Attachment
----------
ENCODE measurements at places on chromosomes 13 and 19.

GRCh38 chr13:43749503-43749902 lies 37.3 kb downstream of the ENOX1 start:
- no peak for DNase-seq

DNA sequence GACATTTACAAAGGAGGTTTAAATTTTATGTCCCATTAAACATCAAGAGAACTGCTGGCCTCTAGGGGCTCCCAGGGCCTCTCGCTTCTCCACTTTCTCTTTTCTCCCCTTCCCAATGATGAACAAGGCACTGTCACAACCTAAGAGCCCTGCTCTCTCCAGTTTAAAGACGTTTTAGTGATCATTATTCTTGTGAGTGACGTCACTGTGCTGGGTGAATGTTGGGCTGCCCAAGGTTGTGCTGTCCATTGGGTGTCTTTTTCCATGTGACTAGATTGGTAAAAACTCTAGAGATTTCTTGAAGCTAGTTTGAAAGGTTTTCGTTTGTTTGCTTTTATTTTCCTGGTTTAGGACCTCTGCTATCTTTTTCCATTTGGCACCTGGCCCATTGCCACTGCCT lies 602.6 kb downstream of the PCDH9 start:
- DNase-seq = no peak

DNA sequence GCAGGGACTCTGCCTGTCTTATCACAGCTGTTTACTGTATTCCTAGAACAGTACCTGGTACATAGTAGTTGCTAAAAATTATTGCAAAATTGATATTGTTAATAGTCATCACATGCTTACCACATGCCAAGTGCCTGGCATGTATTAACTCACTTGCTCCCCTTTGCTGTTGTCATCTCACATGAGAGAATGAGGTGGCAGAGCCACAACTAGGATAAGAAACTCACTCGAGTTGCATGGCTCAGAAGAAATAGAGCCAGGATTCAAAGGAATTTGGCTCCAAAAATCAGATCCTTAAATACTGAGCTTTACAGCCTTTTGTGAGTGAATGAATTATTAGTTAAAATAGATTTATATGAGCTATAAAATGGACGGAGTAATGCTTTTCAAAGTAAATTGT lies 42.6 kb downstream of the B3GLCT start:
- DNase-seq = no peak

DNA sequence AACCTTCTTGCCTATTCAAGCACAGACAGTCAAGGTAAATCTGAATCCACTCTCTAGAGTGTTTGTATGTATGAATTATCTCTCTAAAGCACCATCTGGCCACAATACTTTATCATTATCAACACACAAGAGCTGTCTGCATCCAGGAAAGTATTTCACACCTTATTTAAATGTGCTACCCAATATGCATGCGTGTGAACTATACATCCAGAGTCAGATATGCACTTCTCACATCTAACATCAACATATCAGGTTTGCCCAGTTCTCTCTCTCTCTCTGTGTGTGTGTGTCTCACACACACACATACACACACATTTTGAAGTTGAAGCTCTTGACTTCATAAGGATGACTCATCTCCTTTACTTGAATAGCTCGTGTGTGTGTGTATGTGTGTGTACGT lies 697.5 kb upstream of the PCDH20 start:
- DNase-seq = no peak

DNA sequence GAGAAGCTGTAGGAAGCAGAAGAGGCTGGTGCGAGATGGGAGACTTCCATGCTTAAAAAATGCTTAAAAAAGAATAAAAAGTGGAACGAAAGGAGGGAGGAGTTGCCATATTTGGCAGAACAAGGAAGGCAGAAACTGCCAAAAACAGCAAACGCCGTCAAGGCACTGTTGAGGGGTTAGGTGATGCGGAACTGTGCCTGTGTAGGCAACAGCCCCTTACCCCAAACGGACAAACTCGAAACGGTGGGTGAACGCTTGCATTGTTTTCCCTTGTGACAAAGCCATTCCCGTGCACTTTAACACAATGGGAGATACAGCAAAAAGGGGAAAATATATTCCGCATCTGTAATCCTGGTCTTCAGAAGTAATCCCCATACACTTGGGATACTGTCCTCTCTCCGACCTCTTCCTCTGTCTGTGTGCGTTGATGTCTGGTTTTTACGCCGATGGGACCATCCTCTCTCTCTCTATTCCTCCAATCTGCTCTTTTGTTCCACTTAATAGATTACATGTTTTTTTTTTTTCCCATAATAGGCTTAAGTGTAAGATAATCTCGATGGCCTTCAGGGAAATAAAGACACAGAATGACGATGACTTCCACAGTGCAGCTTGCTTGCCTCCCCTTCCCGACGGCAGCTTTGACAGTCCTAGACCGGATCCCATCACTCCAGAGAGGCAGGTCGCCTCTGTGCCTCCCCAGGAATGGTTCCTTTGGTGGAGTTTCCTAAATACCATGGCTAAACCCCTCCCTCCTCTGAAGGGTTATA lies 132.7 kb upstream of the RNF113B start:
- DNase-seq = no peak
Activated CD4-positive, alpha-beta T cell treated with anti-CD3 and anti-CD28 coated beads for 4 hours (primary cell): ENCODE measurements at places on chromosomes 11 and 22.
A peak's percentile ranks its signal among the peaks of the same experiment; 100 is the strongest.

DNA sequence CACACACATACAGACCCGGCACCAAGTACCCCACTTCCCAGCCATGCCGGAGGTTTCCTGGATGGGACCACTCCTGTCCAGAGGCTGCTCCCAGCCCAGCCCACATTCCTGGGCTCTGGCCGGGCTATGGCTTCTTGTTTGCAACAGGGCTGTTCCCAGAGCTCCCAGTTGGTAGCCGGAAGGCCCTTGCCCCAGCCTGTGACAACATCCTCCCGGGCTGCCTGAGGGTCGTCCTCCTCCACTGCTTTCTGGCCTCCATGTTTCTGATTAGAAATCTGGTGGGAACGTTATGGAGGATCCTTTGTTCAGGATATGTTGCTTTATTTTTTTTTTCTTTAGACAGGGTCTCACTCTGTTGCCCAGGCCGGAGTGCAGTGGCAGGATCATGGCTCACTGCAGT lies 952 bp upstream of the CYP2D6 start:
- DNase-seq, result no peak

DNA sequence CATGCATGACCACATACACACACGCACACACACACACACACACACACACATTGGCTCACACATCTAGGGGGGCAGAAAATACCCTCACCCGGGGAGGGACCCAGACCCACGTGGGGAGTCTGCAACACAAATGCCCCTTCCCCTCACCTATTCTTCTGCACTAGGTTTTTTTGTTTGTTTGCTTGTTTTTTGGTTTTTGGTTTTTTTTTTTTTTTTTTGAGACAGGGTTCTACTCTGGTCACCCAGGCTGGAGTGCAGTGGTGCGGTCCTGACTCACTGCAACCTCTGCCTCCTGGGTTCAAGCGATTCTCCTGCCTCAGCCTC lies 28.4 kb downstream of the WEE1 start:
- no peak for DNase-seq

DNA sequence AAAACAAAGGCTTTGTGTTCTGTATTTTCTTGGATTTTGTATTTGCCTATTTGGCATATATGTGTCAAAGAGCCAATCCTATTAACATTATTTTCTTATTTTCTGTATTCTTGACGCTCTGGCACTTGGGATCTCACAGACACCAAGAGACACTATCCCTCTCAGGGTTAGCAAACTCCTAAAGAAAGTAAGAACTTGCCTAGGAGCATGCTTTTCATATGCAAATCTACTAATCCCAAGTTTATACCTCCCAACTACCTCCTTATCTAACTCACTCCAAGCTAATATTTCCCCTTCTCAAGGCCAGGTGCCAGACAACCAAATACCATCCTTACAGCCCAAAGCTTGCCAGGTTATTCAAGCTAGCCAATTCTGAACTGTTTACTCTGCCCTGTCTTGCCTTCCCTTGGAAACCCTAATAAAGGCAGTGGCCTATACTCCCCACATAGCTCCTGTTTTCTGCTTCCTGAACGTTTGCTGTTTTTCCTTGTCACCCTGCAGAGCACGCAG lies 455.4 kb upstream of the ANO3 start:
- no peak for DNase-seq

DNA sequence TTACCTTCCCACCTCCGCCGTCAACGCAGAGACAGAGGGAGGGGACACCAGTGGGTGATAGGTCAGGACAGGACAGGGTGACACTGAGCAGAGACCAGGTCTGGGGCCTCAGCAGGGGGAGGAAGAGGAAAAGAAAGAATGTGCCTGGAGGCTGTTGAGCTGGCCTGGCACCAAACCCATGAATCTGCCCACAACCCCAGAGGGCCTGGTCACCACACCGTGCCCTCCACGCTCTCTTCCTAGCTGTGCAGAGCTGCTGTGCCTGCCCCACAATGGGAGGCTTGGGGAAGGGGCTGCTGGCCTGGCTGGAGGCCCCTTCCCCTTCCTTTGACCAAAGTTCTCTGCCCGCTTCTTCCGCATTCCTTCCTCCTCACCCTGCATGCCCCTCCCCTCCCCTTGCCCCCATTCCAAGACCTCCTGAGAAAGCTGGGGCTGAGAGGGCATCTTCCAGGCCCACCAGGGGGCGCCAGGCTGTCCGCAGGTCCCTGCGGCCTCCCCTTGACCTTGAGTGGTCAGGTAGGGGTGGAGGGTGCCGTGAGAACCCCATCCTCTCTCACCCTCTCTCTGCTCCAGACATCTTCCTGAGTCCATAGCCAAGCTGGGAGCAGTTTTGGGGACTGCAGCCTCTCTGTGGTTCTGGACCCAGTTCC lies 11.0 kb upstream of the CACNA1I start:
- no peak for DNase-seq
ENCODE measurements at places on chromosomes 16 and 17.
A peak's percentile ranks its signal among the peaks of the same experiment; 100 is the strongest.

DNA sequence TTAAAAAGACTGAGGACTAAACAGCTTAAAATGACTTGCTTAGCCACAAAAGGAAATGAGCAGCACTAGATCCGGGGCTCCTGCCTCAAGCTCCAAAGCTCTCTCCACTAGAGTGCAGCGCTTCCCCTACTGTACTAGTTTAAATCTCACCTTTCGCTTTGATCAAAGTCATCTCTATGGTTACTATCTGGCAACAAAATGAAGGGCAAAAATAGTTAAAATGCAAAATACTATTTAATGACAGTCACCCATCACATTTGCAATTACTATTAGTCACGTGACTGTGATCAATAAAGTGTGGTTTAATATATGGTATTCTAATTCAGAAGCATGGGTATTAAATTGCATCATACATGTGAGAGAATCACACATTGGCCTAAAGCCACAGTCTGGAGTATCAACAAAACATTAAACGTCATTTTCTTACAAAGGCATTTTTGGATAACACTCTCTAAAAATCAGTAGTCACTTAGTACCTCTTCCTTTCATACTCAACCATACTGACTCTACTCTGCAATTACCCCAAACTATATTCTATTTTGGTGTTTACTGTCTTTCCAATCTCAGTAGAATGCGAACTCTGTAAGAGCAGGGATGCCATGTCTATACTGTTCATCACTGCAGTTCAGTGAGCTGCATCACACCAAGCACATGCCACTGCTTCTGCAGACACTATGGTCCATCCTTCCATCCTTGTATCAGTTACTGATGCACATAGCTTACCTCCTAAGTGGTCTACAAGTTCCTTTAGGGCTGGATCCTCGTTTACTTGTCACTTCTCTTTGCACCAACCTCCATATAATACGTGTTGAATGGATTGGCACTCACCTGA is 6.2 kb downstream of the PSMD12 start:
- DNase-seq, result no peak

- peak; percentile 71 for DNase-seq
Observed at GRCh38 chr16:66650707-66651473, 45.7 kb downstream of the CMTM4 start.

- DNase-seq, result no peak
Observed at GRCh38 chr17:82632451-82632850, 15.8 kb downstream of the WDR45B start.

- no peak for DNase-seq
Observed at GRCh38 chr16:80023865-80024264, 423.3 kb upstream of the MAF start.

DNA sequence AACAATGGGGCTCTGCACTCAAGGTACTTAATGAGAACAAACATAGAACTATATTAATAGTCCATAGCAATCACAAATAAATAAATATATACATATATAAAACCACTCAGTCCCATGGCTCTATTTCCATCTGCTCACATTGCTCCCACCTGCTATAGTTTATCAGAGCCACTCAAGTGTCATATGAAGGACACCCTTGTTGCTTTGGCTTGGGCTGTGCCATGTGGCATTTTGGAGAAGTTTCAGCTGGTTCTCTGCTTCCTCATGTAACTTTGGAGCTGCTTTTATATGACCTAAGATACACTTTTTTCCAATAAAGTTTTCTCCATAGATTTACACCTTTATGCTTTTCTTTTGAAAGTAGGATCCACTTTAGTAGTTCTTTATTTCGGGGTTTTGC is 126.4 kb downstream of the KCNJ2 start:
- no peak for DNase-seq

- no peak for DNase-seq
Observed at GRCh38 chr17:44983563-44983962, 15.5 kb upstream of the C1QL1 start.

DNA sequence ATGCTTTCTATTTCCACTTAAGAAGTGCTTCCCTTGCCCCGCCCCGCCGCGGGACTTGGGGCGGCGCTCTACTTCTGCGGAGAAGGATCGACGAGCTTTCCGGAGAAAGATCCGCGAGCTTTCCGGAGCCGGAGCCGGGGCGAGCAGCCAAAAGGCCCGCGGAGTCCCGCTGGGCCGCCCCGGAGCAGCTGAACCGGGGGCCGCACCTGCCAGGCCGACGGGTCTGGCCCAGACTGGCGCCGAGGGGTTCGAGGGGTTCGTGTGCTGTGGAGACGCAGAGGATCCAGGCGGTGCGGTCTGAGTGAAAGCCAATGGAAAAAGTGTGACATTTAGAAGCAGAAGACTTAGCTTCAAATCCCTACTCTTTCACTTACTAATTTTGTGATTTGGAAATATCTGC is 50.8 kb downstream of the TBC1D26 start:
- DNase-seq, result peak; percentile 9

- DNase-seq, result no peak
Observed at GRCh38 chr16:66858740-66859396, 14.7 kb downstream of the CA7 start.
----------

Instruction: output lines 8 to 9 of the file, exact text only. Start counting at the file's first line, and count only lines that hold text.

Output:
DNA sequence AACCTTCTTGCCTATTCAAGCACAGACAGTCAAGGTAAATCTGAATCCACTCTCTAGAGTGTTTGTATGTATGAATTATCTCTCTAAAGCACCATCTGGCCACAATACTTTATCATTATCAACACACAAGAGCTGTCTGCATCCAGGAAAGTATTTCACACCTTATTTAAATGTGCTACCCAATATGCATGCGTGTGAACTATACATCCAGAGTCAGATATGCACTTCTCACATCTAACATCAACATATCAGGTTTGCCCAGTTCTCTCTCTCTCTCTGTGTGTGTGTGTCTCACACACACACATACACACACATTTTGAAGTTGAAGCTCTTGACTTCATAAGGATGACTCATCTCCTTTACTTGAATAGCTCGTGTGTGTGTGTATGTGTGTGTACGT lies 697.5 kb upstream of the PCDH20 start:
- DNase-seq = no peak